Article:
This QuickStart goes over installing the development tools needed to create a Silverlight application, building a basic Silverlight application, and adding a Silverlight application to a Web page.
- Installing the Development Tools
- Creating Your First Application
- Running Your First Application
- Adding Graphics
- Adding a Button
- Adding Animation
- Adding the Application to a Web Page
Installing the Development Tools
Creating Silverlight applications can all be done with a very basic editor, such as notepad, but it's much easier, faster, and productive to use development tools specifically designed for creating Silverlight applications. The tools you'll need for this QuickStart are a version of Microsoft Visual Studio 2010 (the Microsoft Visual Web Developer 2010 Express version is free) and the Silverlight 4 Tools for Visual Studio 2010. Another tool you may find useful is Microsoft Expression Blend, which is a powerful WYSIWYG design tool, though we will not be using Blend in this QuickStart.
You can install the required tools using the Web Platform Installer link below, or you can install the tools individually from the links above.
Creating Your First Application
The first thing we need to do is start Visual Studio and create a new project. After you've started Visual Studio, choose the "New Project" menu option: File->New->Project
This will bring up the New Project dialog. In the Template list on the left, select Visual C# (Visual Basic is also available) and then Silverlight. Then select Silverlight Application as the project type. Now name your project HelloWorld and select OK.
The next dialog box that opens asks if you want to create a new Web Site or simply use a test page. For this sample, unselect "Host the Silverlight application in a new Web site". We will use the test page option. When developing Silverlight applications, there are some benefits in using the Web site option, but for this example the test page is sufficient.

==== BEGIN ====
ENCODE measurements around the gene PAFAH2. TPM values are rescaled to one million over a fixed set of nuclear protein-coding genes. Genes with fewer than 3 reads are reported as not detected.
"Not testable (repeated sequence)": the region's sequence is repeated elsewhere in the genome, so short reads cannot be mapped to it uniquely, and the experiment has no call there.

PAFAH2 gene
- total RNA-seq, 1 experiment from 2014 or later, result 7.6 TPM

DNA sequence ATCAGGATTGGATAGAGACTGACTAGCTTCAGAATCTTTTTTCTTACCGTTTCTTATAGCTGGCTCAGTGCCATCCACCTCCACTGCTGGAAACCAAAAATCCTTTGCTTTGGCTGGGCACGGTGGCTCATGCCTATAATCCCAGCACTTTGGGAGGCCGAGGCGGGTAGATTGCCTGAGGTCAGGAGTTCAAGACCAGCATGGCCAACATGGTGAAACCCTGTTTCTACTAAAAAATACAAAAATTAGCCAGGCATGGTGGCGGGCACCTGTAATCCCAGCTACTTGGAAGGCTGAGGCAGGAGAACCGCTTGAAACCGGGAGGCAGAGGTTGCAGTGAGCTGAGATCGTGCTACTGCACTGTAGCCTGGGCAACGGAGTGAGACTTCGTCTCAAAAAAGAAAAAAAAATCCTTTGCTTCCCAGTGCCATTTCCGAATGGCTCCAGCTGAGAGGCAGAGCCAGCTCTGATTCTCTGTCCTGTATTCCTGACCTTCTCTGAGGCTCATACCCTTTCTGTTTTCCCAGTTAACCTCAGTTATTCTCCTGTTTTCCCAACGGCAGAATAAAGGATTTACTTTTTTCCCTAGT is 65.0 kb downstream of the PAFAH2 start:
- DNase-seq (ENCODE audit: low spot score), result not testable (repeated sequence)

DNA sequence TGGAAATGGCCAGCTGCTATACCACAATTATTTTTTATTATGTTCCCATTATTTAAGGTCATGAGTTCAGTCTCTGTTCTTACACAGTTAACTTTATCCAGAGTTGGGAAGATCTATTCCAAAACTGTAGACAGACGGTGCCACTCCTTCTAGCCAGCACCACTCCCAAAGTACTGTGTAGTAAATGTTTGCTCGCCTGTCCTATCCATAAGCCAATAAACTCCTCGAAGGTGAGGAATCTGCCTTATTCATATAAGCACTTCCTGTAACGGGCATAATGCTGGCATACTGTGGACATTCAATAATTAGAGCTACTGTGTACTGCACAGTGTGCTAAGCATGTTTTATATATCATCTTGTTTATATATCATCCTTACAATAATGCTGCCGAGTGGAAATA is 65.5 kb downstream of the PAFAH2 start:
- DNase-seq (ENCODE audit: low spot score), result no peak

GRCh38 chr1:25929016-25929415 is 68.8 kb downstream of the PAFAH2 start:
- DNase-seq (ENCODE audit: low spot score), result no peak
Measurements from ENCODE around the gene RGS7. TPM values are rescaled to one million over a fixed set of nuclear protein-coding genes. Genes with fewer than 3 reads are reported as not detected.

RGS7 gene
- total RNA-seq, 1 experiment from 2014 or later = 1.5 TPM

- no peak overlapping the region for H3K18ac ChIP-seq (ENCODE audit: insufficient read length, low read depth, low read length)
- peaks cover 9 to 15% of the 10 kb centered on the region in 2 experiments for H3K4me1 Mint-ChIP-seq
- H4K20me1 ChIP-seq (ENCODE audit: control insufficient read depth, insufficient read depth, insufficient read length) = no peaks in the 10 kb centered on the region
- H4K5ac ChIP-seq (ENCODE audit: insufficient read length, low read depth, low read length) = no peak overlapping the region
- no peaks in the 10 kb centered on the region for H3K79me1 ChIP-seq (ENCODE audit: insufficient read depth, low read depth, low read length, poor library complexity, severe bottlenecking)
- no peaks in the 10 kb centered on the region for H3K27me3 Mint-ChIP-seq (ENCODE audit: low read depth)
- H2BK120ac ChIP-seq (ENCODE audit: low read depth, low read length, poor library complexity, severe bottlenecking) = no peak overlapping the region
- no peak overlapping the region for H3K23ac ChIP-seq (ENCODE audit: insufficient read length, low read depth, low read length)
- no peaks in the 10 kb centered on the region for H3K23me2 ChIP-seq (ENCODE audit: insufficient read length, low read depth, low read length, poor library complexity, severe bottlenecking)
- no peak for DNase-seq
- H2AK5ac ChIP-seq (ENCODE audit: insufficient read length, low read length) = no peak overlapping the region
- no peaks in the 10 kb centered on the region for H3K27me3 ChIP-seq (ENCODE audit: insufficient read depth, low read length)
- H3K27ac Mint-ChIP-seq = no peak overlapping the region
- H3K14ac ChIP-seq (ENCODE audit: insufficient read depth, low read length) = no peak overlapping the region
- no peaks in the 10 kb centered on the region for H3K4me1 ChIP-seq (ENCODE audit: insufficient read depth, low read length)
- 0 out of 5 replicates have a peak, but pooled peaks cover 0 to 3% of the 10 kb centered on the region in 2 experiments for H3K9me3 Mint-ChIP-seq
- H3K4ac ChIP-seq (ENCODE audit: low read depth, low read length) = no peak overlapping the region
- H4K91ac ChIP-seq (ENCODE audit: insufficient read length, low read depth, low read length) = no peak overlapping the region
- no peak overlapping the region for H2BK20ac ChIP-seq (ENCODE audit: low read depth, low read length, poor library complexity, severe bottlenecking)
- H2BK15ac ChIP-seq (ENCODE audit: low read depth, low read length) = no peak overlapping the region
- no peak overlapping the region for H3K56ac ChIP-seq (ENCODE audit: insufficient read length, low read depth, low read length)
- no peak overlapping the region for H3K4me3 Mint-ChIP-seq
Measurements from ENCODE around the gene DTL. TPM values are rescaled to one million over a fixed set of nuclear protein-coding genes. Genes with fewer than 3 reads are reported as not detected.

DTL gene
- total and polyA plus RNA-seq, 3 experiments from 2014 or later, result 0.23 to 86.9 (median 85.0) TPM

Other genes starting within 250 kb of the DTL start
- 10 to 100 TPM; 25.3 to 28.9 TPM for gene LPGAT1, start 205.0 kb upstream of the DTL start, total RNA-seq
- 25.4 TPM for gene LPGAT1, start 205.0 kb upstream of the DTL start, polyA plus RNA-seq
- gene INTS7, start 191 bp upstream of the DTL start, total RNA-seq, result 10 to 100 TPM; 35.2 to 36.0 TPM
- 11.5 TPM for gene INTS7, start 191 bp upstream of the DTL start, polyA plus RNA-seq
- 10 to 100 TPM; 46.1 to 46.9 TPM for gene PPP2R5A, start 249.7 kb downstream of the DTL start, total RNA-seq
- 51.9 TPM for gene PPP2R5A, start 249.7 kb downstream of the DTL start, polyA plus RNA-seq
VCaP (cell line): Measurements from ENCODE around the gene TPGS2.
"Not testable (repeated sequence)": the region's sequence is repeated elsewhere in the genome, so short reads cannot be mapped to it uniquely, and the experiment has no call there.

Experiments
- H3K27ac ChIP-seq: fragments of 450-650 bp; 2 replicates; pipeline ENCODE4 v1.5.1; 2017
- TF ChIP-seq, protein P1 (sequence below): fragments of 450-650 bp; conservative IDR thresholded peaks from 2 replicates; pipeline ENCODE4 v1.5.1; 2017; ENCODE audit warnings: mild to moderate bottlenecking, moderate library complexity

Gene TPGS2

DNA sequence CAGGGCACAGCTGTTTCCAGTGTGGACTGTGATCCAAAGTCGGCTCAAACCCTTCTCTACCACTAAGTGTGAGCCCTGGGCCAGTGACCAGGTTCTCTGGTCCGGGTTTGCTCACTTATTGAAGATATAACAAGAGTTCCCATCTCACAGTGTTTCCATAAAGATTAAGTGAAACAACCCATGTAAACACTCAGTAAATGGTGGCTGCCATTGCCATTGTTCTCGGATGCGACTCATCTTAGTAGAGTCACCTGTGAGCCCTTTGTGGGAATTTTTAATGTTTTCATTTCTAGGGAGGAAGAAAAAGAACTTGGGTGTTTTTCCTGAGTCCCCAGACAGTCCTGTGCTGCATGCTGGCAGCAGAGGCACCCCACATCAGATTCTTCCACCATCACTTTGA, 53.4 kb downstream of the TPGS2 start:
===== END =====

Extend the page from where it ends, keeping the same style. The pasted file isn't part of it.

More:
That is all there is to creating a new Silverlight project. Next we will add some functionality to the application.
If you don't see the Solution Explorer (typically on the right side of the window) you can open it from View->Solution Explorer. In the Solution Explorer, there are a number of project files. The files we will be using in this QuickStart are MainPage.xaml and MainPage.xaml.cs. If you are unfamiliar with XAML, XAML is an XML based declarative language used to create and layout UI elements. See the XAML QuickStart for more information on XAML. The cs file is the C# code-behind file. Code-behind files are joined with a XAML file through a partial class. For more information on code-behind and partial classes, see the Code-Behind and Partial Classes MSDN article. Separating the UI from the code allows you to create visible user interface elements in the declarative XAML markup and then use a separate code-behind file to respond to events and manipulate the objects you declare in XAML. This seperation makes it easy for designers and developers to work together efficiently on the same projects.
Double click on MainPage.xaml. This will open the MainPage.xaml file in the main editor window.
We will add a simple TextBlock that displays the message "Hello, World!". Between the <Grid> tags, add a <TextBlock /> element. Now add a Text attribute to the TextBlock element and give it a value of "Hello, World!". Your final XAML should like the XAML in the screenshot below.
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